All posts by October Setters

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What’s All This About Wild Birds?

Wild birds, wild birds, wild birds, wild birds…”Our dogs handle wild birds”…”We prove our dogs on wild birds”…etc etc. We’ve all heard it before but what does it really mean? Does it really matter? Is it just an advertising tactic? In short, yes it really matters. But why and how it makes a difference is another story.

Simply hunting a dog on wild birds is not, in and of itself, the critical factor. It’s having the experience and knowledge to see and evaluate a dog’s ability to handle those birds. Making a point or two on birds he blunders into doesn’t make him a great dog. It’s the almost intangibles that make a dog great and, as a result, more likely to pass on greatness to his offspring. Only they’re not quite intangible. Is he thinking about where the birds might be? Does he evaluate cover? Learn where different species of birds live? Know how to use wind? Know when he’s following running birds? Learn what they’re going to do to try to evade him? And on and on. How many people actually think about these things while hunting? How many would recognize that these things are happening? I guess I don’t know the answer to that but I do know this. If you don’t hunt you can’t know what it takes, much less if your dog has it. And even if you do hunt you might not have noticed any of this.

Let me back up and start from the beginning, my beginning that is. My first setter was very good at finding and pointing grouse. She had plenty of faults but she was a really good grouse dog right out of the box. I was clueless and had no idea what set her apart so I decided I should try to learn what I could from her while I had the chance. The very next hunt I took her on provided an Ahah! moment for me. I was walking a logging trail as she ran ahead of me on the road. I watched her swivel her head as she ran, looking side to side at the cover on both sides of the road. She locked onto a patch of dogwoods, veered off the road, and swung around the downwind side of the birdy looking cover, slowing down to check for scent as she passed by. The exact place I thought might produce a grouse. I remember stopping dead in my tracks, mouth agape, and thinking “Holy $&*?, she’s looking at the cover!” I was amazed. Prior to this I guess I had assumed dogs just ran around searching randomly for scent. In hindsight it seems kind of dumb to not have realized she learned which types of cover grouse were likely to be found in. Of course she did and that was part of what made her so good at pointing them.

Hunting Chukar in Idaho
Hunting Chukar in Idaho

That observation led to 25 years of studying dogs’ performance and evaluating the way they search for and locate birds. What they learn and when they learn it. There have been plenty more of those Ahah! moments along the way. I remember taking Comet out for Huns when has was about 1 1/2 years old. Birds were sparse that year and he’d never seen a Hun but he hunted like an experienced dog, hitting the places I expected to find them. He only had a couple hunts under his belt with no contacts but he knew where to find them? How?

Fast forward to 2015. Iris is nine months old and has never seen a bird in the three hunts I’ve taken her on. Chukars and Huns were difficult to impossible to find that year but I’ve watched her slow to investigate likely locations over and over again. On her fourth hunt she’s swinging downwind of each likely location, checking for scent as she passes by. She was checking roost locations in brushy draws, feeding areas on steep ridges, loafing areas around rock outcroppings, etc. She was an experienced dog but with no bird contacts. How? By then I knew how and when she swung over to check out a feeding area, caught scent, then turned and worked forty yards to where she pointed a pair of Huns you’d think she’d done it many times. This is a dog that showed me she had the intelligence to figure out where to find a bird she’d never seen before. And she did so at only nine months of age. Made her first retrieve on one of those Huns too. Yes it takes birds to make a bird dog but this girl didn’t even need to find them to figure them out. She showed me more on a few hunts with zero bird contacts than you could ever learn about her with planted birds.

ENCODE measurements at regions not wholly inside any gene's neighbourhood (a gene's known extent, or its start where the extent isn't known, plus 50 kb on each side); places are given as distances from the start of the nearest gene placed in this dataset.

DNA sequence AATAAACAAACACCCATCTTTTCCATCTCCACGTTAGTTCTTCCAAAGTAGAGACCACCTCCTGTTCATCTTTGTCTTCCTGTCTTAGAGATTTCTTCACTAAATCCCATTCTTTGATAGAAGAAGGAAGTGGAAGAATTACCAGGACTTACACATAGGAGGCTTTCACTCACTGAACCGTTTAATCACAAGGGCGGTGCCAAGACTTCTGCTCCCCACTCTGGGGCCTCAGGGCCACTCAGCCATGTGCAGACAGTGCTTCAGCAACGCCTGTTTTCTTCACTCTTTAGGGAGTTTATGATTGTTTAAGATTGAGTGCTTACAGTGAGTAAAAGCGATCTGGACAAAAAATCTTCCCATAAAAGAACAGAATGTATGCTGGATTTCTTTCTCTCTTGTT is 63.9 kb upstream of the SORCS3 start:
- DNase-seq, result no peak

Those are the kinds of things that set the great dogs apart from the rest of the pack and you can’t begin to understand them unless you’ve hunted those birds where they live. If you aren’t familiar with the birds and their habits yourself, how can you recognize when, or how, your dog figures them out? You can’t.

So when I say my dogs handle wild birds this is what I mean. Not that a dog made a point or saw a few birds, they really know how to handle them. Have learned where they live and how to locate and point them. Follow/relocate if they run off. Anticipate where they will run. Then find and point them. It’s a beautiful thing…

Cliff Weisse

2017 Gathering and Hunt

We’ve finally settled in at home and got ourselves caught up so we thought we’d post our assessment of the first Ryman Setters .com breeder’s gathering in Kansas back in January.  We were quite impressed with the turnout, both in terms of the number of breeders and their dedication/commitment to producing healthy first rate hunting dogs.

We are to the point of wanting to add more outside bloodlines to our breeding program and we’ve been hoping to find something more similar to our current dogs than what we’ve used in the past, albeit successfully.  So our objective was to see and evaluate as many of the other breeder’s dogs as we could.  Kansas was the perfect venue for this hunt.  The open habitat and good numbers of wild Bobwhite Quail made it possible to watch dogs perform in a way that isn’t always possible where visibility is restricted by taller vegetation.  It was also an advantage that most of the dogs were not familiar with quail so we could see how quickly they adjusted to a new challenge.

Mark Alteman walking in on double point by Autumn and Briar

In addition to lots of good dog work it was an opportunity to meet people we’d only corresponded with as well as renew old friendships.  It was a real treat to watch this group discuss everything from training to performance to health issues and so much more with the same focus and concern for the future of the Ryman-type setter.  We want to thank everyone for their efforts to make that happen and especially Lynn Dee and Mike for arranging the lodging and scouting the hunting in advance of our arrival.

We had good hunting (our first time hunting Bobwhites), good dog work, and good times throughout the week so it’s hard to single out one “highlight” but I can’t resist recapping one hunt that stands out for us.  Chuck Robinson (Parker Hollow) brought two pups for their first actual hunts.  We followed along as he and friend Brian ran Samson, a five month old that had never seen wild birds.  He started out a typical puppy, alternating between hunting and screwing around and not quite sure what he was looking for.  Then along a field edge he got a whiff of something and stopped to investigate.